LOS ANGELES (AP) — Internal records show that false fire alarms, balky elevators, a troublesome closed-circuit camera system and other problems plagued Los Angeles International Airport's international terminal in the months following a major upgrade, the Los Angeles Daily News reported Saturday.
In the month after the refurbished Tom Bradley International Terminal reopened in September, 18 fire "incident" calls, most of them false alarms, were logged, the Daily News reported (http://bit.ly/1eEHX7b ). Airport officials couldn't figure out what caused most of them.
"I suggest we disconnect all the alarms in the affected area and put the area on fire watch until the tenant work is done," Roger Johnson, Los Angeles World Airports' deputy executive director of airports development, wrote in Oct. 22 email obtained by the newspaper through a state Public Records Act request.
"We have to stop this insanity," Johnson said.
Other problems included water leaks, employees stuck in elevators and closed-circuit cameras that didn't see everything they should have.
On many days, boarding gates had to be taken out of service while repairs were made, the newspaper reported.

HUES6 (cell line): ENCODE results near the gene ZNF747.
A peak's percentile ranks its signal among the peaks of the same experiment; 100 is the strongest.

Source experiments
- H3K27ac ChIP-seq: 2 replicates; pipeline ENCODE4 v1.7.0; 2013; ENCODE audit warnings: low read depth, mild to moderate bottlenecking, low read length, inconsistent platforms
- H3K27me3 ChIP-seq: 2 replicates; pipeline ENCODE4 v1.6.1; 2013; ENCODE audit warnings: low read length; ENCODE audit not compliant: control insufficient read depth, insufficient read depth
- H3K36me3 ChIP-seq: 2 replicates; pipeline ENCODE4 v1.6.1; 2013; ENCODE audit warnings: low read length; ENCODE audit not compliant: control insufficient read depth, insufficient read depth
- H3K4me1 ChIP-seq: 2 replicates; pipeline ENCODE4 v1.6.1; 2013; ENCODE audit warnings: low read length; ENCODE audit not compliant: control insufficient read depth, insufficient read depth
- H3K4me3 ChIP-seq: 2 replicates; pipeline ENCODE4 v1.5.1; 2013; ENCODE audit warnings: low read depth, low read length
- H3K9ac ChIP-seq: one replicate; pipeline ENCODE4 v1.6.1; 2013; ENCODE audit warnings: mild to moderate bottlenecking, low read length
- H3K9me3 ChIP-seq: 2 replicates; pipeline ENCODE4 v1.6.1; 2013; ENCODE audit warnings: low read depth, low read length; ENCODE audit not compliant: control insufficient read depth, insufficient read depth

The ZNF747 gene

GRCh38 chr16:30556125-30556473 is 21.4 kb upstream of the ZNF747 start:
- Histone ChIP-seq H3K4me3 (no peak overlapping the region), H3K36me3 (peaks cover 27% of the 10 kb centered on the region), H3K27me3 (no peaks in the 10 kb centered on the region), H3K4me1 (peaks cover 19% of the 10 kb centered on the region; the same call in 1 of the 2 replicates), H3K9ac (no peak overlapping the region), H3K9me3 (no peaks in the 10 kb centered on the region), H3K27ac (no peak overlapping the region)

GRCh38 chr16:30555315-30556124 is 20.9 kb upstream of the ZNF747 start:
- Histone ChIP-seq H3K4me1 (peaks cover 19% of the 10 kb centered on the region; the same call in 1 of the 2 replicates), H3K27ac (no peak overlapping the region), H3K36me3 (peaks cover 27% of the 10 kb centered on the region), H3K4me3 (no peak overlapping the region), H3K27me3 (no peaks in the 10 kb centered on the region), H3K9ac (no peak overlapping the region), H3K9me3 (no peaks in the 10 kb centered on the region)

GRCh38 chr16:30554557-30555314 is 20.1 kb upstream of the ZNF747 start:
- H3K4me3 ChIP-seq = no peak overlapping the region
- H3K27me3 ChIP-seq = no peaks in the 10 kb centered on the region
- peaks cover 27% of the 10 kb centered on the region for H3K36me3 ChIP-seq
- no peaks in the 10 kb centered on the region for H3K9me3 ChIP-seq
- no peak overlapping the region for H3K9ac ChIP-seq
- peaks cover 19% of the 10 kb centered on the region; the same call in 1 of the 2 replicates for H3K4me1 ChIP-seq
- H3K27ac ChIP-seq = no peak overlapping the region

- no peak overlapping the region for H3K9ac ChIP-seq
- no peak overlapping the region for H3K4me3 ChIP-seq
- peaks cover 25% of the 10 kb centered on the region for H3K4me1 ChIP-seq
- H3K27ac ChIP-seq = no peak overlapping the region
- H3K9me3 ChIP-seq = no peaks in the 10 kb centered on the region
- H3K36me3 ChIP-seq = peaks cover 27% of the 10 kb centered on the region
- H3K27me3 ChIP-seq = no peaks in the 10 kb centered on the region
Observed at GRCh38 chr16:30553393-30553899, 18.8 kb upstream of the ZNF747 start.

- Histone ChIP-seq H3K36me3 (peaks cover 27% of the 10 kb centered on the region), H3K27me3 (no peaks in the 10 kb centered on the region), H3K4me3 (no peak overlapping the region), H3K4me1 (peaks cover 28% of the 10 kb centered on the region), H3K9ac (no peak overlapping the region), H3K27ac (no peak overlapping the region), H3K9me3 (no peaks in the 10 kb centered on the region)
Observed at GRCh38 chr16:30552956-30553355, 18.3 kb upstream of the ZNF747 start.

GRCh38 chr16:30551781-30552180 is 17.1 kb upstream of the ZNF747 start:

Johnson told the Daily News that the problems have since been corrected. He added that they are not unusual when a construction project as extensive as the international terminal renovation, which cost nearly $2 billion, is undertaken.
"LAWA's Airports Development Group anticipated issues would arise, planned for and included appropriate funding in the budget to make any necessary repairs and or adjustments," he said in an email.
Other problems the newspaper cited included jet fuel pits with uneven metal covers, a contaminated system used to pump water onto aircraft, and problems with people urinating on the floor and smoking in a mechanical room.
Control tower operators complained that the closed-circuit camera system had blind spots that made it difficult for controllers to see planes as they pulled away from the terminal.
"We cannot accept the equipment unless we can be 100 percent sure the information that the system is providing is 100 percent accurate," John F. Nelson, operations manager for the tower, said in an email.
Robert Brehm, a professor of civil architectural and environmental engineering at Drexel University, agreed that such problems often turn up after new construction. But he said he was surprised there were so many fire alarms.
"When you commission a building, you have to expect there are some hiccups," he said. "The fact that there were 18 alarms? Normally, you would find the reason in short period. I can understand three or four or five, but I would have expected they would have found the flaw earlier."